I am looking at Deputy Boyd Barrett. In 25, 30 or 40 years, when it comes to him having access to a pension, to which he has contributed in good faith, which we have to do through the public pension fund, I would like to think that he would get the benefits of it. I would find it difficult to be able to sell to people that, in the future, they are not going to have a pension like there used to be and that they are going to have to take a lesser slice of the action. How is that going to be compensated for? I am using Deputy Boyd Barrett as a guinea pig in this scene but somebody has to be a guinea pig, and we had better take a young fellow. How do we sell this to that age cohort? We are selling to them the idea that they are going to have to take a lot of risk, with spouses, kids, huge mortgages and so on, and, at the end of the day, they cannot look forward to the fruits of their labours turning up in a lump sum payment because we are going to take that away beforehand. How are we going to compensate for that?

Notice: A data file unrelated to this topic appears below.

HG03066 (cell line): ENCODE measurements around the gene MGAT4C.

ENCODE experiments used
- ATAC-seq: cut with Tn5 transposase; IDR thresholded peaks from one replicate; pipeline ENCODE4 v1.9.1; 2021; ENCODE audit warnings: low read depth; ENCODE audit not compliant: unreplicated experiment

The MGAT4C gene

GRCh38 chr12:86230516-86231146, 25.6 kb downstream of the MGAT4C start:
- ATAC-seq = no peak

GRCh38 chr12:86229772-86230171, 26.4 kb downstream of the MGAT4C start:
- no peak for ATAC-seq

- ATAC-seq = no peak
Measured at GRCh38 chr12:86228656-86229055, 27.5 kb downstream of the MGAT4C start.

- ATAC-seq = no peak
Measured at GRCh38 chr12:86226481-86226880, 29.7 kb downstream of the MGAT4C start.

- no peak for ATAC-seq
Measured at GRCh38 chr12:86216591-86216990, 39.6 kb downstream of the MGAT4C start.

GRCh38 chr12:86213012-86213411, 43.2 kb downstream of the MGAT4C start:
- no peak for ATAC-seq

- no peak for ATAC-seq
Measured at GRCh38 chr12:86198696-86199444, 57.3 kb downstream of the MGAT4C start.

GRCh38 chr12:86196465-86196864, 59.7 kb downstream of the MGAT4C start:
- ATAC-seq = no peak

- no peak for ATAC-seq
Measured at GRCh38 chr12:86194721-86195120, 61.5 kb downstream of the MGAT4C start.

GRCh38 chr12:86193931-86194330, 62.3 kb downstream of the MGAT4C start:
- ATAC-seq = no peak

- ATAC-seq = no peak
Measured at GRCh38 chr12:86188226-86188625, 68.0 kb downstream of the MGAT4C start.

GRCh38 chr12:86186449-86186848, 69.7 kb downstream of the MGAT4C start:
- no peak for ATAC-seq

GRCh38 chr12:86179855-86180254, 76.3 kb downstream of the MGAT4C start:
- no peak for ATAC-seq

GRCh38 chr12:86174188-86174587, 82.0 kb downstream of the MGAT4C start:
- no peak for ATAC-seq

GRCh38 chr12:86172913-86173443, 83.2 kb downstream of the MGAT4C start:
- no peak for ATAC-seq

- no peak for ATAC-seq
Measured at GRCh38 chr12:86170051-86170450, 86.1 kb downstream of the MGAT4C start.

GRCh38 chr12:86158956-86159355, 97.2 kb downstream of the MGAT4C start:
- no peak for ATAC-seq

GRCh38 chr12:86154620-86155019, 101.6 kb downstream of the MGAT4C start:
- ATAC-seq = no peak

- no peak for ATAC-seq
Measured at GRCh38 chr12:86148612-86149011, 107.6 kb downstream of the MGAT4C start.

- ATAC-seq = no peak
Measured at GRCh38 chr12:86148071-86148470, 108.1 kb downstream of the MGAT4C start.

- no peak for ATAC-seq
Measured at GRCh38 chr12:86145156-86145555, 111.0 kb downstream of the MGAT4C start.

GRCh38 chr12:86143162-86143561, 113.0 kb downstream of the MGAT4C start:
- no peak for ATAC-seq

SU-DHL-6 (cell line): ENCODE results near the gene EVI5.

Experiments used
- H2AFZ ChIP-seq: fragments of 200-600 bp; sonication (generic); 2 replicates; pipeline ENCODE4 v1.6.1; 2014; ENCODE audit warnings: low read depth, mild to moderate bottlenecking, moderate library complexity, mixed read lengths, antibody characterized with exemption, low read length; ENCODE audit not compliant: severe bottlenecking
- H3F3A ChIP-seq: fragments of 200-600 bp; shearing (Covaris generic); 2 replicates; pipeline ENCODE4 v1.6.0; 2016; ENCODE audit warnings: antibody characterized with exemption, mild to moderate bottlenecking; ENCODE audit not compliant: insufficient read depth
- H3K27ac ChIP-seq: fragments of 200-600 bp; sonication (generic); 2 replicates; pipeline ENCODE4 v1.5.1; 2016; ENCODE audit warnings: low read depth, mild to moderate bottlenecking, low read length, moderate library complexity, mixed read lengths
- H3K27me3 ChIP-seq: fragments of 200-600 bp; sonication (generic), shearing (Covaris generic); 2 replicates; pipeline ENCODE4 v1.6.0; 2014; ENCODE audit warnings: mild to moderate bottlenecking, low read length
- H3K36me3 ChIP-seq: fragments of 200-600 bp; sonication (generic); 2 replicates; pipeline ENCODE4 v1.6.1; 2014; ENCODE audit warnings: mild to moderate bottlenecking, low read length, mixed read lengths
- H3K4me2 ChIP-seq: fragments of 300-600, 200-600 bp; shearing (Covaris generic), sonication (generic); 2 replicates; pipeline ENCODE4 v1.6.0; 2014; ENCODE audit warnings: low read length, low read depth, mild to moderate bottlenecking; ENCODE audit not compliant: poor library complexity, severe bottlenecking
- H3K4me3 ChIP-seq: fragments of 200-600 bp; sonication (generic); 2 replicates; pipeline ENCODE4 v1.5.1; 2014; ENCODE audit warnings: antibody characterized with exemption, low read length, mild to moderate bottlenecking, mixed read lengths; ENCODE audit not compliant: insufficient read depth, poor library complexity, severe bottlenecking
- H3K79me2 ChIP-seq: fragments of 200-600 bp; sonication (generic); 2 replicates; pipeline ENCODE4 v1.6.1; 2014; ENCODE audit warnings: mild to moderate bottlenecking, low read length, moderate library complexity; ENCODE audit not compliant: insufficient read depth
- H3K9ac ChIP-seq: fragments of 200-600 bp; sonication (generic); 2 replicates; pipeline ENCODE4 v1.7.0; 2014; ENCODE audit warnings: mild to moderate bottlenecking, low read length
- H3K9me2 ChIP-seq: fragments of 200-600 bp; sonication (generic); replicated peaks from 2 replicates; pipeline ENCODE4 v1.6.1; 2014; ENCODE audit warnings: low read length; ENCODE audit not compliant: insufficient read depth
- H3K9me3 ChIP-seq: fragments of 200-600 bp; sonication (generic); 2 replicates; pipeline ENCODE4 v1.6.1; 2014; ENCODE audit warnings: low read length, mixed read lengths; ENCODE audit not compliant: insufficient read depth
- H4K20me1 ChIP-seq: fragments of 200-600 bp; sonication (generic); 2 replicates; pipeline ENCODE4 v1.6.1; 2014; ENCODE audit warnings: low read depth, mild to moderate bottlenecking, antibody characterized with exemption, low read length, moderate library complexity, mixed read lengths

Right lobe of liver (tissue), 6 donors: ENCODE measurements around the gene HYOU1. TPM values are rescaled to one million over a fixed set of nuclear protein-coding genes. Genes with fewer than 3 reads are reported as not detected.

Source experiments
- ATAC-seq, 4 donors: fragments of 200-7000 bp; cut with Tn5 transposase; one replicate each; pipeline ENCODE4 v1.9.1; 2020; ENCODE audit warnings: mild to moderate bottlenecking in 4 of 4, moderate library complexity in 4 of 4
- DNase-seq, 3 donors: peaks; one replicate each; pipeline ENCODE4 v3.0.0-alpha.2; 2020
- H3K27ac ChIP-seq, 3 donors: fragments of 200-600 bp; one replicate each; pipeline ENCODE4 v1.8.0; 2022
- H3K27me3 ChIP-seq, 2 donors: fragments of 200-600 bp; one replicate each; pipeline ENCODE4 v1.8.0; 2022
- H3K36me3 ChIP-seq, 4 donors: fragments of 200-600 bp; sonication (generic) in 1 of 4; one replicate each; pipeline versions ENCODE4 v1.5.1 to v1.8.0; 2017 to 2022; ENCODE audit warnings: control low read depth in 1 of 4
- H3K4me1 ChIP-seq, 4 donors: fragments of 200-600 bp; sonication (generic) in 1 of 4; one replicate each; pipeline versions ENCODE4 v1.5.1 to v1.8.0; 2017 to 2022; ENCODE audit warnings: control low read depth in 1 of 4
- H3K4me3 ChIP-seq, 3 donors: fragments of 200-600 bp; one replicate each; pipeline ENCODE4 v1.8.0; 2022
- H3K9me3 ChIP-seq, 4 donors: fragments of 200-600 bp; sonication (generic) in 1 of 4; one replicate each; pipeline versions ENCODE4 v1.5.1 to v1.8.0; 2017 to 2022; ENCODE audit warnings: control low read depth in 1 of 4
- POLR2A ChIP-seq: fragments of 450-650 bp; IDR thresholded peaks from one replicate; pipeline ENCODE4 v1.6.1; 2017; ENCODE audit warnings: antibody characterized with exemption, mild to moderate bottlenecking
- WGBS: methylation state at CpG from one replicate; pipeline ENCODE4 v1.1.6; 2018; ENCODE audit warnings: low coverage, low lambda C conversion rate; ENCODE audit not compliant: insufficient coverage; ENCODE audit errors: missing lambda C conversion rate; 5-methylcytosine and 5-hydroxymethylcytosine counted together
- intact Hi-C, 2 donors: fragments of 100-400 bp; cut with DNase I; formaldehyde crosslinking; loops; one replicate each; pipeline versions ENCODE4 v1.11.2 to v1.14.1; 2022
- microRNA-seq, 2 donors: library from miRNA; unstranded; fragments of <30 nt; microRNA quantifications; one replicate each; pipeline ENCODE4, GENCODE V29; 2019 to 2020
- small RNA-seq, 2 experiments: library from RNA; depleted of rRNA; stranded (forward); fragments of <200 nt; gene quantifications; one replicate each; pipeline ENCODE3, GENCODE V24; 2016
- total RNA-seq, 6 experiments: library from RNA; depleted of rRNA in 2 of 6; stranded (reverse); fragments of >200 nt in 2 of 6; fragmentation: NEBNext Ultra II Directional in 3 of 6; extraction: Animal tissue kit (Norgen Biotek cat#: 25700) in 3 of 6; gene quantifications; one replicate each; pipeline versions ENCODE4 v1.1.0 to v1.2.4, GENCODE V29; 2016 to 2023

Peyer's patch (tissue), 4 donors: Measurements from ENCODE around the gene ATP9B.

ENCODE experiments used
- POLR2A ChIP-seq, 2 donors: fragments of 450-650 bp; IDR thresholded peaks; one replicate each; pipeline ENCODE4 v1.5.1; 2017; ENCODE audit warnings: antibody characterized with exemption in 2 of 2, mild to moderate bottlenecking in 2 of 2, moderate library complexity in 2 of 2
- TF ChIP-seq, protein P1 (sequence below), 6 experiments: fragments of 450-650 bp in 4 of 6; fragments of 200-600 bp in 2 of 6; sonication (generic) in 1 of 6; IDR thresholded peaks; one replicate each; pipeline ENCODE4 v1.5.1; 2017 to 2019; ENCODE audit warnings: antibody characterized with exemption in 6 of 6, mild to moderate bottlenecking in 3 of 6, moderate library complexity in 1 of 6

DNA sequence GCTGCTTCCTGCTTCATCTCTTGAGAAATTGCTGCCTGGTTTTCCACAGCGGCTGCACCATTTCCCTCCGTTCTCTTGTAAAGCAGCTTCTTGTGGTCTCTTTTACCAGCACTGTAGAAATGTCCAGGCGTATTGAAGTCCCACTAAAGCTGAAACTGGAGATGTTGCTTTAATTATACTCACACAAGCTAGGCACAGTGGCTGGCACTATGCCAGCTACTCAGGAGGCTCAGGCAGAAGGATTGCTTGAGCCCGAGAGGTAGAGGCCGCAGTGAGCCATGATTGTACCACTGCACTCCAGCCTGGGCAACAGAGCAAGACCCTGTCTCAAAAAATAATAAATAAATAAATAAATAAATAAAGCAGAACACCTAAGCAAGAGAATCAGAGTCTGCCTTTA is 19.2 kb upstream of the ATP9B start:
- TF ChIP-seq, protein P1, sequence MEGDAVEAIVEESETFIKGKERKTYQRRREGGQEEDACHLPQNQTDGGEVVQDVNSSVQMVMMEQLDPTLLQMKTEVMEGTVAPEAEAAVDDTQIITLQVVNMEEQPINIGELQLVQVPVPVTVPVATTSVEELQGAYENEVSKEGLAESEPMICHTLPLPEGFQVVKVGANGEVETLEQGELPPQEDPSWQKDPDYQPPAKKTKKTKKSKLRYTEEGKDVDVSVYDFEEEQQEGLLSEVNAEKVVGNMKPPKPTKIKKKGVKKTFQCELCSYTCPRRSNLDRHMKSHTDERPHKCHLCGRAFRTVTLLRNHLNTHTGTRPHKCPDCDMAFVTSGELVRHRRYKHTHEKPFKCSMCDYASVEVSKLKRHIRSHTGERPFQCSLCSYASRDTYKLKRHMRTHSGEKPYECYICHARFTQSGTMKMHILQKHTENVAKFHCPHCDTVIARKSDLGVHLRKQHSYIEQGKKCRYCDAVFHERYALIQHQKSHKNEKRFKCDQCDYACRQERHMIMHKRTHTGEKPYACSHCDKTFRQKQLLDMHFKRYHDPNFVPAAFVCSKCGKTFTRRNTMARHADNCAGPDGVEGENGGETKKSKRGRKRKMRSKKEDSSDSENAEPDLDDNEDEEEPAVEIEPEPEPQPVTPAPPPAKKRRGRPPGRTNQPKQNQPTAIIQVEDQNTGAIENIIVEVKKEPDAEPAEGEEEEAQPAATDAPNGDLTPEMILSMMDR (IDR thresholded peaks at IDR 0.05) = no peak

Dr. Barra Roantree:
I will come in on that question. I am part of a team at the ESRI that has done some research on a few issues related to that. One aspect is the adequacy of income in retirement. An issue we have highlighted is that while, on average, pensioners do very well relative to the rest of the population and their rate of poverty is less than the general population, in particular children, that is very sensitive to the rate of the State pension. The key determinant is the level of the State pension to the extent that if we keep hold of earnings growth in the economy, rates of poverty among pensioners are not going to increase, but to the extent that it falls behind, they will.